On April 28, 2017, President Donald Trump signed an executive order to implement his "America-First Offshore Energy Strategy" WhiteHouse.gov
SC Vets4Energy leader pushes back on effort to halt offshore energy production
Following President Donald Trump's April executive order encouraging offshore oil and natural gas exploration, Rep. Mark Sanford (R-SC) introduced legislation to suspend East Coast offshore drilling for a decade.
Navy Rear Adm. William Schachte Jr. (Ret.), the volunteer chairman of South Carolina Vets4Energy, is critical of Sanford's move.
"Blanket opposition to safe seismic testing and energy development is an out-of-date mentality that, quite honestly, jeopardizes America’s future," Schachte told Palmetto Business Daily. “Going beyond opposing drilling to try to stop safe seismic testing cuts us off from even knowing how many energy resources lie off our shores."
Sanford did not respond to requests to comment for this story, but in a statement released following the introduction of his bill, he said his proposed moratorium has bipartisan support.
"It has been supported in the past by Republican and Democratic presidents, in part because of their recognition that even if significant reserves were found in the Atlantic, it would represent but four months of oil supply to our country," Sanford said.
Trump's executive order, however, said it "shall be the policy of the United States" to encourage energy production, "including on the Outer Continental Shelf" in order to "maintain the Nation's position as a global energy leader and foster energy security and resilience for the benefit of the American people, while ensuring that any such activity is safe and environmentally responsible."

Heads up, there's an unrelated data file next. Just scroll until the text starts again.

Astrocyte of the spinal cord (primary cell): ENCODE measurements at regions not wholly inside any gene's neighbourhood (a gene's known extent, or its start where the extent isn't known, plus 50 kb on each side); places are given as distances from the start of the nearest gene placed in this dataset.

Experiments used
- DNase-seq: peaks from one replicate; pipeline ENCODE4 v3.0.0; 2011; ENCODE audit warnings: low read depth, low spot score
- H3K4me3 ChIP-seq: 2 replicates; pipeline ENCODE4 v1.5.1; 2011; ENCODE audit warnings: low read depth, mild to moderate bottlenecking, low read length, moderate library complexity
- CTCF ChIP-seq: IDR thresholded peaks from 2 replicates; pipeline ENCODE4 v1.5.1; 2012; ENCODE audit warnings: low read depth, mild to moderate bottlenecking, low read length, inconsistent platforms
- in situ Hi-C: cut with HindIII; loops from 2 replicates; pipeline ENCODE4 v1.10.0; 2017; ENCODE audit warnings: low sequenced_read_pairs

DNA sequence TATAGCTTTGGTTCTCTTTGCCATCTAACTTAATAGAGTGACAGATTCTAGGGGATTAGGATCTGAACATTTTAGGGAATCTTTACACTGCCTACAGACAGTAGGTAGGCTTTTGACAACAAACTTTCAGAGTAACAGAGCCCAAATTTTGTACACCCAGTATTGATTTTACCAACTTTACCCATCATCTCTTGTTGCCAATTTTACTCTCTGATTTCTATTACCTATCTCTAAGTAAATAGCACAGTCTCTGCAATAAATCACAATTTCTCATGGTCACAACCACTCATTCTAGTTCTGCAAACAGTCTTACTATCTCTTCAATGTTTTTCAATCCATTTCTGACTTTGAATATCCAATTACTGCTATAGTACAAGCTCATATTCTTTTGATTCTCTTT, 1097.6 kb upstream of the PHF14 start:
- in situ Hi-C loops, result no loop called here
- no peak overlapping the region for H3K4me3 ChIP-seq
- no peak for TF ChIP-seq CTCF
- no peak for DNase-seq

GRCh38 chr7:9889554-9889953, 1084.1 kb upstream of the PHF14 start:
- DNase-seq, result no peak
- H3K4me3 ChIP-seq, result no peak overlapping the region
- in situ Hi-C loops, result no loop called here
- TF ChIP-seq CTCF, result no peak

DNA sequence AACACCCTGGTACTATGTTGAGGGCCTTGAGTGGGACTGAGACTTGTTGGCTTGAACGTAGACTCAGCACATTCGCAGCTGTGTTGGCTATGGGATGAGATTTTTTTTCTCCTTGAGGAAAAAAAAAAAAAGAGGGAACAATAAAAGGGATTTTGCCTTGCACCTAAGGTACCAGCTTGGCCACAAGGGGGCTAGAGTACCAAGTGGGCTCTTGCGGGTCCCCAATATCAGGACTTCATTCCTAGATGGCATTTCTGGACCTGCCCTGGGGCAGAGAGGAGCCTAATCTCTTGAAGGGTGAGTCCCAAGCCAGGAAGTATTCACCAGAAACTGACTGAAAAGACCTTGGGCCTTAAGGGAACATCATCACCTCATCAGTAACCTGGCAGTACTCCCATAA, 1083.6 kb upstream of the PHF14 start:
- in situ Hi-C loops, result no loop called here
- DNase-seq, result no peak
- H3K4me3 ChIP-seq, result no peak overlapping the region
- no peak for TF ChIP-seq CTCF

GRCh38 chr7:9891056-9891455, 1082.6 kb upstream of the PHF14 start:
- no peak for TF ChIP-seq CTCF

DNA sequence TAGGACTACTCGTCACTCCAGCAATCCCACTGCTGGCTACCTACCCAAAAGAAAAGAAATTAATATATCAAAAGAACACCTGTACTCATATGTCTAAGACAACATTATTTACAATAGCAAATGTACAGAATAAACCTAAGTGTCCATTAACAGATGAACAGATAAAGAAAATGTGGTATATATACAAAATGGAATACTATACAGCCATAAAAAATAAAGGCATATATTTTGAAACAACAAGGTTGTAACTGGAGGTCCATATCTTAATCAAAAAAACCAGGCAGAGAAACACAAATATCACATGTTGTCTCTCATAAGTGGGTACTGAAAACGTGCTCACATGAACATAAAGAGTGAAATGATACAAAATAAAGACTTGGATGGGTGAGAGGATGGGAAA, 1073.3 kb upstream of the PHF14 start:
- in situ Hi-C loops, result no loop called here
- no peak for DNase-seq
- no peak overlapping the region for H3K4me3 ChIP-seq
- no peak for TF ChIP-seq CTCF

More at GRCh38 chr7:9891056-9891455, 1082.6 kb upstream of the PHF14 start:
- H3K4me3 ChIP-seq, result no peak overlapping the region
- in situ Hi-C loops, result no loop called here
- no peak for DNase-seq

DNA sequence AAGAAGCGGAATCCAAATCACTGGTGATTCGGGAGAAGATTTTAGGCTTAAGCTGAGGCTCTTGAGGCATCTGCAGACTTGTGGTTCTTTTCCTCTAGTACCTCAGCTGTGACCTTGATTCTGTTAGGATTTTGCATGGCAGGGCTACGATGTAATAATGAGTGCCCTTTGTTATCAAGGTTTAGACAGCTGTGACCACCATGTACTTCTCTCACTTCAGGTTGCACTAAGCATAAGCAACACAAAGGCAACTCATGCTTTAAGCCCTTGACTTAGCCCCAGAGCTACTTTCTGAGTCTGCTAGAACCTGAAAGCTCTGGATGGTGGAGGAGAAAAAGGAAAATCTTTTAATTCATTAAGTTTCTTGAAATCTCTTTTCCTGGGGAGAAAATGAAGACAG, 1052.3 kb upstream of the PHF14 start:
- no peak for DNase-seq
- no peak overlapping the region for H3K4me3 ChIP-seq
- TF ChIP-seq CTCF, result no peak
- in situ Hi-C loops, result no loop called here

The Atlantic Outer Continental Shelf (OCS) lies off the shores of the mid-Atlantic states, stretching from Virginia to Georgia. Previous seismic testing showed the OCS could hold up to 4.7 billion barrels of oil and 37 trillion cubic feet of natural gas. Some experts believe the reserves could be far greater.
"Right now, our estimates are based on 30-year-old surveys that were done with out-of-date technology. At the very least, we need to do these tests to find our energy potential," said Schachte, who argued that the United States will do this type of evaluation "better and safer than any other country."
Schachte also noted that the Bureau of Ocean Energy Management, an arm of the Interior Department, previously concluded “there has been no documented scientific evidence of noise from air guns used in geological and geophysical seismic activities adversely affecting marine animal populations or coastal communities.”
The OCS falls under the complete control of the federal government, with states having little say over its management. Sanford said such decisions over offshore drilling should be left up to the states.
“States should never be but wards of the federal government," Sanford said. "In this case, people from up and down the Atlantic have said in unequivocal fashion that what happens next in their coastal communities should be driven by local decisions rather than mandates that come from Washington."
As Palmetto Business Daily previously reported, a March 2016 survey conducted by the Harris Poll for the American Petroleum Institute found that 67 percent of South Carolina voters support “offshore development of U.S. oil and natural gas resources.” Of voters surveyed, 92 percent said an increase in oil and natural gas production could lead to more jobs in the U.S., and 86 percent said the increased production could help lower energy costs.
Schachte added that such energy development is also an issue of national security.
"We are the world’s largest consumer of energy, and we owe it to ourselves to explore our energy options and then develop those resources safely and responsibly," Schachte said. “The alternative is continuing to rely too much on foreign regimes that don’t share American values. I’d much prefer that America control her own destiny.”
The Interior Department will evaluate applications from six companies seeking permits to conduct geological and geophysical activities in the Atlantic Ocean. In January, then-President Barack Obama's administration refused to approve the applications.
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